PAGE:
(2) The entire parcel or parcels of real property owned by the person seeking annexation is being annexed;  provided, however, that lots shall not be subdivided in an effort to evade the requirements of this paragraph․

(Emphasis supplied.)   Subsection (a)(2) defines contiguous for the purpose of annexation as requiring a property owner to seek annexation of his entire parcel and precludes the subdivision of lots to avoid the “entire” property requirement.   Here, the ten-foot strip was excepted not in an effort to evade the “entire parcel” requirement, but to annex the property without creating an unincorporated island in violation of OCGA § 36-36-4(a).

There is no showing here that the landowner subdivided the property in an attempt to evade the requirements of OCGA § 36-36-20(a)(2), and we decline to reach a conclusion that would, in effect, leave the landowner in this case no way of having his property annexed.   Cf. City of Buford v. Gwinnett County, 262 Ga.App. 248, 250-251(1), 585 S.E.2d 122 (2003) (this Court declined to reach a holding that would limit a city's power of annexation to the boundaries set by a creek next to a railroad right-of-way or by a state road next to a piece of county property).

Assuming solely for the sake of argument that the filing of the declaratory judgment action was proper, we hold that the trial court correctly determined that the annexations at issue complied with the contiguity requirements of OCGA § 36-36-20 and properly upheld the validity of the two ordinances in question.   The judgment is therefore affirmed.

Judgment affirmed.


1.   Fayette County filed the complaint naming as defendants the mayor of Fayetteville and the individual members of the Fayetteville City Council.   Thomas Enterprises, Inc. (the landowner), later moved to intervene in the case and was added as a defendant.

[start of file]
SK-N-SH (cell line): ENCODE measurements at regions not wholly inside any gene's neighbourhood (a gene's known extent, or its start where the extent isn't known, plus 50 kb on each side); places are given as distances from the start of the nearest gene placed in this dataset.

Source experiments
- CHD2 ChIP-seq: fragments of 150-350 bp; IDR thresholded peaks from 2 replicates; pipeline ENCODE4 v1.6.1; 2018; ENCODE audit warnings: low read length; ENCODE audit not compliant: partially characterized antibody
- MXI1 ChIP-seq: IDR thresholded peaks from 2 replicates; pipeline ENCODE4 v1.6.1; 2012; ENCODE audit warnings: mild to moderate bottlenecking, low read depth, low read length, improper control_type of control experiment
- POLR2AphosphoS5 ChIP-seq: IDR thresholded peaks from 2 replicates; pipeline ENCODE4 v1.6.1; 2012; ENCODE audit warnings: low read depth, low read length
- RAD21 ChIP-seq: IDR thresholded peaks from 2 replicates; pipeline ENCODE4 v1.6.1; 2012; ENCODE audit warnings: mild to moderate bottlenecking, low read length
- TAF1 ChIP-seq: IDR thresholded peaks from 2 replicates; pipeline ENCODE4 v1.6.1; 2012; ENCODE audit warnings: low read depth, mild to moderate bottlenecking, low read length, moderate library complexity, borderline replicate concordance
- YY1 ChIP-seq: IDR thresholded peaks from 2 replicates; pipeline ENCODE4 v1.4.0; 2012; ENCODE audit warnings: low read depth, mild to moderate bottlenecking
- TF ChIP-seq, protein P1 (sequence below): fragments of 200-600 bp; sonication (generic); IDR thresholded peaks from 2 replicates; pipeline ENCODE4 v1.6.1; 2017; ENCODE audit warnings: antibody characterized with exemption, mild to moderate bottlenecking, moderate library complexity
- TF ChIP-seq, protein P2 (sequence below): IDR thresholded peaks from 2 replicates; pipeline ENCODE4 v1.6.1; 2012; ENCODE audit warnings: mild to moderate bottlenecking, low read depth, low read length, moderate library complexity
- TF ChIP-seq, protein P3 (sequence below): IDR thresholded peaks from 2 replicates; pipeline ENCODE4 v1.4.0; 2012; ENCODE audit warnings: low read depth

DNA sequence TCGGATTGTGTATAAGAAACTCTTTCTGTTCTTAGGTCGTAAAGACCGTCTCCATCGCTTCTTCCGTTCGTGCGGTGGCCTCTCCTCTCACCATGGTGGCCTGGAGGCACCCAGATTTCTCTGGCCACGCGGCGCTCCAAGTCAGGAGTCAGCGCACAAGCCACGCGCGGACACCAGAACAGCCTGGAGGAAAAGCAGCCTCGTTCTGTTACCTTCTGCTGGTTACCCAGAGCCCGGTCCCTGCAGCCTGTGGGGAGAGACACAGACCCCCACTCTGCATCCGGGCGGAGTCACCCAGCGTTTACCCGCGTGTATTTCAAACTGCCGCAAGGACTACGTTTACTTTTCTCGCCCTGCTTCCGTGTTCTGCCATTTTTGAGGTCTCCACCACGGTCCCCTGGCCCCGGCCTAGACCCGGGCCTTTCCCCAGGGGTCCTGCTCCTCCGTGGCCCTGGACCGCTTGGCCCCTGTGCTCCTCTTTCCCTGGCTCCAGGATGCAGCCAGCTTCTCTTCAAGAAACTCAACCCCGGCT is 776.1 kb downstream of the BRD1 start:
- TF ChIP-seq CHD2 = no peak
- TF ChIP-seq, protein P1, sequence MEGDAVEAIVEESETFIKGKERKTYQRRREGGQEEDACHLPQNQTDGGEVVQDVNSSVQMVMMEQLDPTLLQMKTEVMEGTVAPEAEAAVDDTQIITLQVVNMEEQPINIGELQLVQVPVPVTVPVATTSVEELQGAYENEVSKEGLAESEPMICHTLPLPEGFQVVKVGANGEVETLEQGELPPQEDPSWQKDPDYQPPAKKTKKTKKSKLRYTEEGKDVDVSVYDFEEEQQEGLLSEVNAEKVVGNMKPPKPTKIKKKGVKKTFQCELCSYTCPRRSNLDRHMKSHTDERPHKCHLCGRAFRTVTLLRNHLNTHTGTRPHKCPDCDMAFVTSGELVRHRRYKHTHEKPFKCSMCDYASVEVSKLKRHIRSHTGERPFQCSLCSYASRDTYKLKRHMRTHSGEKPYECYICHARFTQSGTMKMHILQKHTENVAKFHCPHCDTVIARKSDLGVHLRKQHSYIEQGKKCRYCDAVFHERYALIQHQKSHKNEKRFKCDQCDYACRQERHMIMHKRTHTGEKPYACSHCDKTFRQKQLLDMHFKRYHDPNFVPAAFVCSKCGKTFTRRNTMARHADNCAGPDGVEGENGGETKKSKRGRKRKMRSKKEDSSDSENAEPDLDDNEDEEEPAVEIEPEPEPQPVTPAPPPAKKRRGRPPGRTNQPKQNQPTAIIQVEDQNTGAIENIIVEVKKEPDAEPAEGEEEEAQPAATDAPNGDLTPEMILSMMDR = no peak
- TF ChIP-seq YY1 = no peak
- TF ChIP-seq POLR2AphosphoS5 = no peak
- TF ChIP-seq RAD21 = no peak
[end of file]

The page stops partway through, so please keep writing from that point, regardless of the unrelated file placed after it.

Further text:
2.   On May 27, 2003, the County filed its notice of appeal from the trial court's April 29 ruling and on the same day filed with the trial court a “MOTION TO RECONSIDER AND/OR CORRECT ORDER AND JUDGMENT.”   Following a brief hearing, the trial court purported to vacate its April 29 order and substitute the April 15, 2003 hearing transcript as the court's order.   However, the filing of a notice of appeal serves as supersedeas and deprives the trial court of jurisdiction to modify or alter the judgment in the case pending the appeal.   See OCGA § 5-6-46(a);  see also In re Estate of Zeigler, 259 Ga.App. 807, 808(1), 578 S.E.2d 519 (2003).   Therefore, any subsequent proceeding purporting to amend or modify the judgment is without effect.   See Anaya v. Brooks Auto Parts, 208 Ga.App. 491, 493(1), 430 S.E.2d 825 (1993).

3.   For reasons not clear in the record, it does not appear that the County availed itself of the statutory procedures applicable when a county has a “bona fide land use classification objection.”   See OCGA § 36-36-11.   Nor does it appear that the County attempted to resolve the matter pursuant to the dispute resolution process.   See OCGA § 36-70-24(4)(C).

MILLER, Judge.

ANDREWS, P.J., and ELLINGTON, J., concur.